Looking at the wikipedia article on the Earth's magnetic field, I see that its strength varies through time. How did Earth's magnetic field change throughout its history, from the beginning of the Archean period (~4 billions years ago) to today?

My current attempt

All I found so far is this graph from wikipedia (which is on a too short time scale) and this kind of text (not a science paper) reporting an estimate for a given time point (3.2 billions years ago) reporting a field of about 25 microTeslas.


The Earth's initial accretion was about 4.5 billion years ago, and there is good Hf-W isotopic evidence that an iron core started to form within about 10 M years, and may have been largely complete within 30 M years. However, the Earth's dynamo, which is driven by isotopic heating and core rotation/convection, didn't switch on strait away. It must have built up over hundreds of millions of years, possibly kick-started by a the magnetic field of a stronger solar wind at that time. The evidence from 3.5 Bn year old dacites suggest that the magnetic field at that time was only 30 to 50% of the current value. There is no magnetic data for 4.4 to 3.5 Bn years, (the time period you are interested in), but current models lean towards lower rather than higher values. There appears to be no mechanism for strong magnetism in the early Earth. Geomagnetic evidence from about 2.5 Bn years ago seems to indicate that the Earths magnetism was more stable then than now, with few if any peaks of high or low magnetism. Probably the Earth's early magnetic field will always be imprecisely known because nearly all the early rocks have been 'cooked' in such a way as to extinguish the early magnetic evidence.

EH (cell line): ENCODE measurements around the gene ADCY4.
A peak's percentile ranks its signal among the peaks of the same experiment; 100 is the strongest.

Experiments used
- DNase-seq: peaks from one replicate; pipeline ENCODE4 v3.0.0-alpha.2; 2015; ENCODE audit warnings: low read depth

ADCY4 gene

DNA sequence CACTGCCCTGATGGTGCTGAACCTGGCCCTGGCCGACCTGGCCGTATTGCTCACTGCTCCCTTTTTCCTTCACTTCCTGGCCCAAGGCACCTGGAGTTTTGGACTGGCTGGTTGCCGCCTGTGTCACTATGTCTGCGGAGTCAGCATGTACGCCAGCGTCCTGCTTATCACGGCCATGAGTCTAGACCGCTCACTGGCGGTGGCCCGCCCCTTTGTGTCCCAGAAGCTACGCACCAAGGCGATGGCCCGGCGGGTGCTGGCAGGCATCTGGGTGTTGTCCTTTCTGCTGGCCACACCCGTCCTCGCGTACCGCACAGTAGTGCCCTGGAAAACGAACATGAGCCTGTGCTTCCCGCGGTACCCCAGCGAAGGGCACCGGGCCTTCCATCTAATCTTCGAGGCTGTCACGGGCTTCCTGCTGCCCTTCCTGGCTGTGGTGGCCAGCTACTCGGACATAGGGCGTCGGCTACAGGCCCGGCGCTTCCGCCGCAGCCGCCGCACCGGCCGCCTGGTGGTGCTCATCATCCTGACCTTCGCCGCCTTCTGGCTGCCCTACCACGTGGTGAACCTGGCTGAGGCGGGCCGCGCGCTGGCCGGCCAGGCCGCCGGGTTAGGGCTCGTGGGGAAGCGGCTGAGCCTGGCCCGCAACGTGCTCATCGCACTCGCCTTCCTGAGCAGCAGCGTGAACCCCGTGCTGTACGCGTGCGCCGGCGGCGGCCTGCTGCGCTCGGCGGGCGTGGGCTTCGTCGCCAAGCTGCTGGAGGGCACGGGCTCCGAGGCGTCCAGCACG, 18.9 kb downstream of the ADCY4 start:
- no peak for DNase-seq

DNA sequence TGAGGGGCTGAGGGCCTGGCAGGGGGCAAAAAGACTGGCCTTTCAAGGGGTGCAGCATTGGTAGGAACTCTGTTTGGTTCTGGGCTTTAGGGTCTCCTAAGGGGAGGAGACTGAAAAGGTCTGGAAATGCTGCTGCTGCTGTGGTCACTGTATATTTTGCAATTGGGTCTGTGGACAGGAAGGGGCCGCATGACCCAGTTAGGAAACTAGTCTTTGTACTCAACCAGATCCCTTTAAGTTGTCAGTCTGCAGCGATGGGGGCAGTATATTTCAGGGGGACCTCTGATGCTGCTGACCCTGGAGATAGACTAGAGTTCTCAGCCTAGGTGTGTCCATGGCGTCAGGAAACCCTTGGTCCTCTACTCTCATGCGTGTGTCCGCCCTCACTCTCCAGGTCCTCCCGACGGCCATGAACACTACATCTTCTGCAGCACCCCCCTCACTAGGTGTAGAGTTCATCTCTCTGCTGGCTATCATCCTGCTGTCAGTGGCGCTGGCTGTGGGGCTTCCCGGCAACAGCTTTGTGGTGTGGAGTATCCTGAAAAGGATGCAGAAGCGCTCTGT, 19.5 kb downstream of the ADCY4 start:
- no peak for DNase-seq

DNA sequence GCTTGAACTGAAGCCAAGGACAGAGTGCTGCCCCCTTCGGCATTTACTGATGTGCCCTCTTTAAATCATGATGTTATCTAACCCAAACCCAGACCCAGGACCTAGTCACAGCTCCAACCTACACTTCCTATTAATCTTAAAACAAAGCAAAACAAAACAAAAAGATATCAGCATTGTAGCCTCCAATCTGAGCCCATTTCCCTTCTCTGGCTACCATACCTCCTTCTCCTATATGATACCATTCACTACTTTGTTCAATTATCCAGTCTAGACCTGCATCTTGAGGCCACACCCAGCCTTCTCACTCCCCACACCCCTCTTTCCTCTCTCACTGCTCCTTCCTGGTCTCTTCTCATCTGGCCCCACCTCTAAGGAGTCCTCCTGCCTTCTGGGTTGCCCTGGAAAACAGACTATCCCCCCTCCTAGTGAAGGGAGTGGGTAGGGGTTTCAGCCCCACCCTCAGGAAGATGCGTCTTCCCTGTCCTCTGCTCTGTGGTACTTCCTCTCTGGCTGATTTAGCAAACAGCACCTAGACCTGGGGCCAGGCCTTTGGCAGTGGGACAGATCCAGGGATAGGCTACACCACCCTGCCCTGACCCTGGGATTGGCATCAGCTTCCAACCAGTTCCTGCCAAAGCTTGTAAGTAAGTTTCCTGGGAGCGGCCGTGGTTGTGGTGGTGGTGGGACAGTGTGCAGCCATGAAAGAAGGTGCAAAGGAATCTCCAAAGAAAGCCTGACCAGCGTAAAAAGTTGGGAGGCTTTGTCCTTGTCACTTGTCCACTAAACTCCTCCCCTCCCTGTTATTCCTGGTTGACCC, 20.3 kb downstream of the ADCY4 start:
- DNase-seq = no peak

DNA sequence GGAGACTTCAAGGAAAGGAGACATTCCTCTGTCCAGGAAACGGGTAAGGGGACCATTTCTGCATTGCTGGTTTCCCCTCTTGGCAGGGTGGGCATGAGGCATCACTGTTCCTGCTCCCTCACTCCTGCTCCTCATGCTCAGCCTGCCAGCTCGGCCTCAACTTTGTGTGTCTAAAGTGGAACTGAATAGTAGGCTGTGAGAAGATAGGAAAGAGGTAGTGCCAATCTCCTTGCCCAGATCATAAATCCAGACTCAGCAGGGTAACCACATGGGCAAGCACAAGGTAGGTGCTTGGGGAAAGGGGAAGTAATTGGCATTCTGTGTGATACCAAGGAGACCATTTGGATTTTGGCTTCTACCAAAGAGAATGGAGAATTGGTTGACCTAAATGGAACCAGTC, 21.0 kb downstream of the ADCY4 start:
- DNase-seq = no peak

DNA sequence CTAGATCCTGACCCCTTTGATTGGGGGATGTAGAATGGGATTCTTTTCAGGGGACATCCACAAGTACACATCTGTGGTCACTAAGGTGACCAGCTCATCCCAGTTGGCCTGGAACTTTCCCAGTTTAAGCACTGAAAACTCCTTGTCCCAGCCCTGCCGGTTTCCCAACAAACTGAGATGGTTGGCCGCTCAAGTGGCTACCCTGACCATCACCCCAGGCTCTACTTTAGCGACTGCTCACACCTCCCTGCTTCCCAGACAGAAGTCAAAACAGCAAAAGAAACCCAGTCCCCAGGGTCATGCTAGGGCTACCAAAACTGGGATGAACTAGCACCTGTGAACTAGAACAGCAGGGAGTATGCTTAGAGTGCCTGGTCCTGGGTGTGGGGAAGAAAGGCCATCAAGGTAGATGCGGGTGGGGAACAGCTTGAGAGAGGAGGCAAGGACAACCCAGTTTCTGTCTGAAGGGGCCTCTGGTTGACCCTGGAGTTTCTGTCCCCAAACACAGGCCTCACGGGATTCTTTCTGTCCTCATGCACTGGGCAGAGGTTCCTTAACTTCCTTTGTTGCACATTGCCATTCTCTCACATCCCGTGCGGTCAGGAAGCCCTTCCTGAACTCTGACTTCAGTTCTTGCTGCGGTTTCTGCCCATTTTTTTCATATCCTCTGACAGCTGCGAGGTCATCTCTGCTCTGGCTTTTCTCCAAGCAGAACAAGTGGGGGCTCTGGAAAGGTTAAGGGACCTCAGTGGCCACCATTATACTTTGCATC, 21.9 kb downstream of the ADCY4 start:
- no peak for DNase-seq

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    $\begingroup$ This answer would benefit from some references or at least links. $\endgroup$ – kwinkunks Nov 30 '15 at 12:48
  • $\begingroup$ Also it would help if you mentioned the magnetic field has flips $\endgroup$ – John Jul 14 '18 at 14:52

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